Though physicians such as Dr. Anderson are fighting the virus in England, the circumstances abroad are not unlike what is happening in the United States, where hospitals struggle to acquire a sufficient amount of PPE to support its healthcare workers. Dr. Anderson mentions that the situation in England “is very similar to what is happening in New York City. We have had lots of people who have been bringing [PPE] in,” helping to provide enough for all the medical staff. 

Unfortunately, Dr. Anderson contracted the coronavirus at the hospital a few weeks ago. He has been at home for the last two weeks, and plans to return to the front lines soon. 

Dr. Anderson explained that some of the symptoms he experienced were difficulty sleeping and many muscle cramps. He described the cramps as if he had gone on a long run and was unable to move because of it. Dr. Anderson later had a swab test done that confirmed that he had contracted the virus.

When asked about his experience with the virus, Dr. Anderson declared, “Yeah, it was odd. You always hear that you are meant to have a fever and a cough, that’s what everyone says, but I don’t think that I had either of them. I did feel very weak and ill. I experienced many muscle cramps, which I now know is another sign of the coronavirus which is very strange.” 

“[The hospital] told [me] to stay away [when I had the virus]” he detailed. Furthermore, after some reflection, Dr. Anderson believes that although the hospital now has adequate PPE, the adjustment period into this new environment may have been when he contracted the virus.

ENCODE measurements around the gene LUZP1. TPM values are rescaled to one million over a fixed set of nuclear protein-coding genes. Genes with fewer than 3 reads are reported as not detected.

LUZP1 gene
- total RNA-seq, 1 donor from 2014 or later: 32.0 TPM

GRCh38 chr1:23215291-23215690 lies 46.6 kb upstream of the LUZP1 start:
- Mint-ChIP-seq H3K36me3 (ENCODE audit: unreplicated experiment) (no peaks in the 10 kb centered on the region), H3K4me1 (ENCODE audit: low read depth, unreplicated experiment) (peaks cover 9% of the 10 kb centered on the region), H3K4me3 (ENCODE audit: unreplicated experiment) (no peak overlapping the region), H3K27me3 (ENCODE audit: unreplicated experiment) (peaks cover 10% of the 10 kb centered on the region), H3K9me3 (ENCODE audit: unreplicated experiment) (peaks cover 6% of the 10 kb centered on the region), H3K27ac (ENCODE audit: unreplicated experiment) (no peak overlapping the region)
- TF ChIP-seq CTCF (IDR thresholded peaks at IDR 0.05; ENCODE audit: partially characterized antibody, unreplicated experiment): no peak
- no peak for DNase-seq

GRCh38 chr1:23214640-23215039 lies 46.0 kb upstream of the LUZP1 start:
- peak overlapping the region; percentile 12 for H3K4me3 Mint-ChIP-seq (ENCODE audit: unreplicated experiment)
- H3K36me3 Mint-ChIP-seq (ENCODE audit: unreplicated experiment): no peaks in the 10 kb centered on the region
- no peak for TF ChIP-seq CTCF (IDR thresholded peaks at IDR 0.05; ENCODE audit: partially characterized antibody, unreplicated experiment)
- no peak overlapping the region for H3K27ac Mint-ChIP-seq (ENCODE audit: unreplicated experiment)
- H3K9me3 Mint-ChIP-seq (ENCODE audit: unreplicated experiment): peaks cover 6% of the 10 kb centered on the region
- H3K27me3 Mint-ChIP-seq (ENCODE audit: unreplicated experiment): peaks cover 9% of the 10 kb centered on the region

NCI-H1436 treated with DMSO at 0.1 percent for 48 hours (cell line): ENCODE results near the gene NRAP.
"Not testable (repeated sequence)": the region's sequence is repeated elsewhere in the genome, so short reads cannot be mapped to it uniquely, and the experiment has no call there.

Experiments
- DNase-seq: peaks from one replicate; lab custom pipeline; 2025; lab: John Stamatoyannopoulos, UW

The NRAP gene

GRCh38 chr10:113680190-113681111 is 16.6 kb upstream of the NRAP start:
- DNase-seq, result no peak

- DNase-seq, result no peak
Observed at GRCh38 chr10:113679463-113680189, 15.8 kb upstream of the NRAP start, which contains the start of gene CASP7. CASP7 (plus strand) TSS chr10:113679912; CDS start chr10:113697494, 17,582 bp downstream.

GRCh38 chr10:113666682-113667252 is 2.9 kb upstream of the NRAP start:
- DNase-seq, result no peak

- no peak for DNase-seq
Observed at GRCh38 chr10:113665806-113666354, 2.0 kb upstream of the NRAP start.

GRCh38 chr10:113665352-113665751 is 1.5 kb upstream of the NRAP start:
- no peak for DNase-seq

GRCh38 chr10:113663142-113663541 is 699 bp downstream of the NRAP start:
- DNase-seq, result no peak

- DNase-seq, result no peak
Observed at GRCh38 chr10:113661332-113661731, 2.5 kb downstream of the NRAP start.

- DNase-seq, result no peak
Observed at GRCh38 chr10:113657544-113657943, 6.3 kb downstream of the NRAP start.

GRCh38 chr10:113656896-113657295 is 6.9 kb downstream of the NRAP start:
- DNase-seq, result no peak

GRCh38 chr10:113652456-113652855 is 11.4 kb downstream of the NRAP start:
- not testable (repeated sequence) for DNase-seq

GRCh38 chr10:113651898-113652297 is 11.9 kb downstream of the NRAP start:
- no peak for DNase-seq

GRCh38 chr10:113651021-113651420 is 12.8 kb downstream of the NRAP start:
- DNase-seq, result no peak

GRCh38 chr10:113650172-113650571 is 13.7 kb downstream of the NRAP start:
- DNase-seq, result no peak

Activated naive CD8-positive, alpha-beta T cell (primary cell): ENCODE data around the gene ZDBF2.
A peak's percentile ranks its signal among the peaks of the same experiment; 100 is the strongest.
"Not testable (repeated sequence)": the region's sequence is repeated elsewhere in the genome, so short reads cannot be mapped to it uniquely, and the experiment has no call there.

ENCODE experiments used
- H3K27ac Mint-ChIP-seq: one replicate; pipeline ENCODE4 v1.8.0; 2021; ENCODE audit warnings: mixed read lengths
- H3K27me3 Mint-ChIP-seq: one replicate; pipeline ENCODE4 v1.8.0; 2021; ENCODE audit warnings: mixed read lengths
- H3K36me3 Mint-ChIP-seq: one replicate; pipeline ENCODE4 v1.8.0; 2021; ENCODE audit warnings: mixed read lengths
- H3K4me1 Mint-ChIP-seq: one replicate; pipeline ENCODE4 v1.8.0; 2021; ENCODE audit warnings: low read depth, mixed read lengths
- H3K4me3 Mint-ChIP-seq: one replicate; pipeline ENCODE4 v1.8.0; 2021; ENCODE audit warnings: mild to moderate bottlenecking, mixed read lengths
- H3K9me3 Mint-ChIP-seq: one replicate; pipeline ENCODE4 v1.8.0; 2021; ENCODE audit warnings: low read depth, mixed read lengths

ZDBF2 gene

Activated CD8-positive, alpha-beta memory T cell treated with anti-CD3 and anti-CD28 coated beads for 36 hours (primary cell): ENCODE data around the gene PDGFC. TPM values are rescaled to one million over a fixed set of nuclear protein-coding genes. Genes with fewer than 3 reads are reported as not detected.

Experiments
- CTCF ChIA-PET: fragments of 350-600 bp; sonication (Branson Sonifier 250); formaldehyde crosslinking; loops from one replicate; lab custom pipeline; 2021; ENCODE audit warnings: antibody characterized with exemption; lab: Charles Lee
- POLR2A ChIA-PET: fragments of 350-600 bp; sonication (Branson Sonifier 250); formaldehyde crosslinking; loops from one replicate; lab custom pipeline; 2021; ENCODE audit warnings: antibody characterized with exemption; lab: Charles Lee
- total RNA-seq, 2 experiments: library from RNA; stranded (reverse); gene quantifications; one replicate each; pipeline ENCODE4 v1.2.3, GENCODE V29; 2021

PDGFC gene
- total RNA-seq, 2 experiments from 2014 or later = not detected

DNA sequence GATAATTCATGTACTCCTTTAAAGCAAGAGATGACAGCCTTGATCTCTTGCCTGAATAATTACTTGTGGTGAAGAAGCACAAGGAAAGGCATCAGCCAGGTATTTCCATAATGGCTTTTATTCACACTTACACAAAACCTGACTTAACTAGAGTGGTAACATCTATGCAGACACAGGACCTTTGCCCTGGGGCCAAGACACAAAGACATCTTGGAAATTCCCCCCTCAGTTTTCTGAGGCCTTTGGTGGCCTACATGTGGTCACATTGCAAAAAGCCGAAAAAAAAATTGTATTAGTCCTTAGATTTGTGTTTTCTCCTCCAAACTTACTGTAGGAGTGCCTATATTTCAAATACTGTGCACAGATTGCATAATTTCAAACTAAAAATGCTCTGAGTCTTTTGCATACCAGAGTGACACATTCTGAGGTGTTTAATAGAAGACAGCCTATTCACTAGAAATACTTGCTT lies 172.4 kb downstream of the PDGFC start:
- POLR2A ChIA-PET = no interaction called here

“We just had basic masks and, to be honest, I could have been a little more rigorous and not perhaps gone into the wards as willingly as I did without ensuring I had all the PPE right,” Dr. Anderson admitted. 

He mentioned that working on the front lines meant that he was nervous to infect other people and his own family.

 “Although we still have a reasonably large house, we are still on top of each other and I think that I may have even passed it onto my two daughters,” Dr. Anderson shared. “No one has been ill yet, but I would be surprised if I didn’t [pass it on] because I was not tested for a couple of days after I felt sick.” 

Now that he has recovered, Dr. Anderson’s anxiety has lessened. 

“Although we don’t know for sure, and I don’t think we will know this information for a couple of months, I think that if [the coronavirus] behaves like any other virus then I’d say people like myself will be immune and can be much more relaxed. It still most definitely means that we need to use our PPE because, of course, you can still transmit the disease once you’ve had it,” he advised.

Doctor Anderson is now returning to work at Guy’s and St.Thomas’ Hospital in the next coming weeks and will be moving from the coronavirus ward to the ICU to work even more closely with patients. 

While St. Luke’s School is staying at home to ensure the safety of their communities, one can learn from Dr. Anderson’s experiences. The physician is working in hopes that he can help make an impact for the greater good, while putting his own life at risk. The SLS community can help the pandemic in many ways, big and small. One could contribute to their community by volunteering (making masks for healthcare workers, writing letters of gratitude) or even by simply staying at home. The more people that stay home and follow the World Health Organization’s guidelines (WHO) during the pandemic, the higher the chance that healthcare officials can make a difference to flatten the curve of the ever-growing pandemic.